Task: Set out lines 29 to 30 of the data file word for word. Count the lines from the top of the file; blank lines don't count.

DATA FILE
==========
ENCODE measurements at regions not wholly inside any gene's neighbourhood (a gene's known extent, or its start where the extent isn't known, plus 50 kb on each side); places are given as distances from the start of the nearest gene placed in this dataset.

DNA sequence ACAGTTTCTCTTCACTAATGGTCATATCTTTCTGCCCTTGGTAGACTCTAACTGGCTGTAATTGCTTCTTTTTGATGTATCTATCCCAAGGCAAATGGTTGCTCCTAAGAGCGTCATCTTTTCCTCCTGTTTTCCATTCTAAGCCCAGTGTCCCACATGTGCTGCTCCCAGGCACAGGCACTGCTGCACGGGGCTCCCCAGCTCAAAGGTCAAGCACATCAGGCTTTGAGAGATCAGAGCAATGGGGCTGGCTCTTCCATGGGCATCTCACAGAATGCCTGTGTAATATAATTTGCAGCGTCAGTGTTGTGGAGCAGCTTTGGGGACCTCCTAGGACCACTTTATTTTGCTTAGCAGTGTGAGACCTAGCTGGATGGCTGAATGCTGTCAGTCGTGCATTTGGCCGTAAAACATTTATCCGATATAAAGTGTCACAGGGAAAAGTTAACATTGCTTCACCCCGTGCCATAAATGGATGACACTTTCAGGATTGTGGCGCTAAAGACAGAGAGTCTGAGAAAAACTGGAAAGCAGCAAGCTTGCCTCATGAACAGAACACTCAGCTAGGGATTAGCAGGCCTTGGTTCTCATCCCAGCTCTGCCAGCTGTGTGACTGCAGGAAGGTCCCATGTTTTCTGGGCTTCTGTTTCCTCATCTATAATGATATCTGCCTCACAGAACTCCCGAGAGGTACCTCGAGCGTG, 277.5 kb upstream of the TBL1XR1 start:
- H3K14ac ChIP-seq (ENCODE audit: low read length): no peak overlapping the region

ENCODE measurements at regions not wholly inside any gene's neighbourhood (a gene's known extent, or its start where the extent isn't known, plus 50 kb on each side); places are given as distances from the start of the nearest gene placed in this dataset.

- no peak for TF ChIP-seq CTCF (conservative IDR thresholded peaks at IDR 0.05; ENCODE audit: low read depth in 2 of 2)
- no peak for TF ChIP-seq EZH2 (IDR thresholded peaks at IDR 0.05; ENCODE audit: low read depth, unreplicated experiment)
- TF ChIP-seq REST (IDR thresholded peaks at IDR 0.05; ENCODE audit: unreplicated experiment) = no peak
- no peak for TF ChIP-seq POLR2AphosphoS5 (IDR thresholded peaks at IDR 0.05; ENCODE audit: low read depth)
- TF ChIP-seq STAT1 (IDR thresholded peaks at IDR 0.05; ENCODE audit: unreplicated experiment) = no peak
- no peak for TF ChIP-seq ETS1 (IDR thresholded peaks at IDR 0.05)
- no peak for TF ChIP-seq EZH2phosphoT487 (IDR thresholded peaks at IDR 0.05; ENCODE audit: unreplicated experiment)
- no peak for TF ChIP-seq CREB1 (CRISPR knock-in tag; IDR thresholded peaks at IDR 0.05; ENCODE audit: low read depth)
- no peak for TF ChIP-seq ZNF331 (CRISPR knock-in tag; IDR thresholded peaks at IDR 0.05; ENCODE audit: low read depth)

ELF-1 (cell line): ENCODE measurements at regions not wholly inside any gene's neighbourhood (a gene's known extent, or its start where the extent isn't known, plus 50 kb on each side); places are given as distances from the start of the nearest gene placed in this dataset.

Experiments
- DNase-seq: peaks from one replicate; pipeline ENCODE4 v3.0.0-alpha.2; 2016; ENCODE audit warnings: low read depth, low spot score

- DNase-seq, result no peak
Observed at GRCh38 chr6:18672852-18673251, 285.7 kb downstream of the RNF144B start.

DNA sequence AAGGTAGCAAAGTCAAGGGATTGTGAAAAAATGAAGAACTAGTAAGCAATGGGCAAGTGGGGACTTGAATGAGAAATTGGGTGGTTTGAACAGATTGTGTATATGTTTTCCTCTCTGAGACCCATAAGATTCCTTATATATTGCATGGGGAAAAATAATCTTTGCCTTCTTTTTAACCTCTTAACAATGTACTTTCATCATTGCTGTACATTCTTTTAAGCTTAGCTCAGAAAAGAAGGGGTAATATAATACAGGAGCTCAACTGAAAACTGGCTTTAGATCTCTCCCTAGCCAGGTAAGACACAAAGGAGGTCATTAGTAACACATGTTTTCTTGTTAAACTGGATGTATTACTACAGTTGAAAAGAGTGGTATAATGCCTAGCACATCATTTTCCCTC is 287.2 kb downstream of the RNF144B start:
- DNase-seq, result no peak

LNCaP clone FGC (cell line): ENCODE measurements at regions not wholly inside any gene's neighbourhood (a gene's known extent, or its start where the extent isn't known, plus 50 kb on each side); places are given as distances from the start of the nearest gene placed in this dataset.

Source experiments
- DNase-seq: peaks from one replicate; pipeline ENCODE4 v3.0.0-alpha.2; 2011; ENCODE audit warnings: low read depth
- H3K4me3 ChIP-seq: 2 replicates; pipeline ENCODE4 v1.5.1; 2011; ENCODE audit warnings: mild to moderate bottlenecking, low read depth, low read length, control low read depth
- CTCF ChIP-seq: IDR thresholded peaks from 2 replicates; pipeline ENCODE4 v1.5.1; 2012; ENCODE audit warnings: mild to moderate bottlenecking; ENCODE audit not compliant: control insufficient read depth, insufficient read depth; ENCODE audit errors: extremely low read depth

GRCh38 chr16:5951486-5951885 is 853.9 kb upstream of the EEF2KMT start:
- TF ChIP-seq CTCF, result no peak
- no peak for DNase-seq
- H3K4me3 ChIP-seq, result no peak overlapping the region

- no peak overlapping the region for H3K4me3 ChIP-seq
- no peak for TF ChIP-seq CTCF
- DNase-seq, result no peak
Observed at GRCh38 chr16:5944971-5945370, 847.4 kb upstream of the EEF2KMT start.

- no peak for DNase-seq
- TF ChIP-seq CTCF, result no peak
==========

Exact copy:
- H3K4me3 ChIP-seq, result no peak overlapping the region

- no peak overlapping the region for H3K4me3 ChIP-seq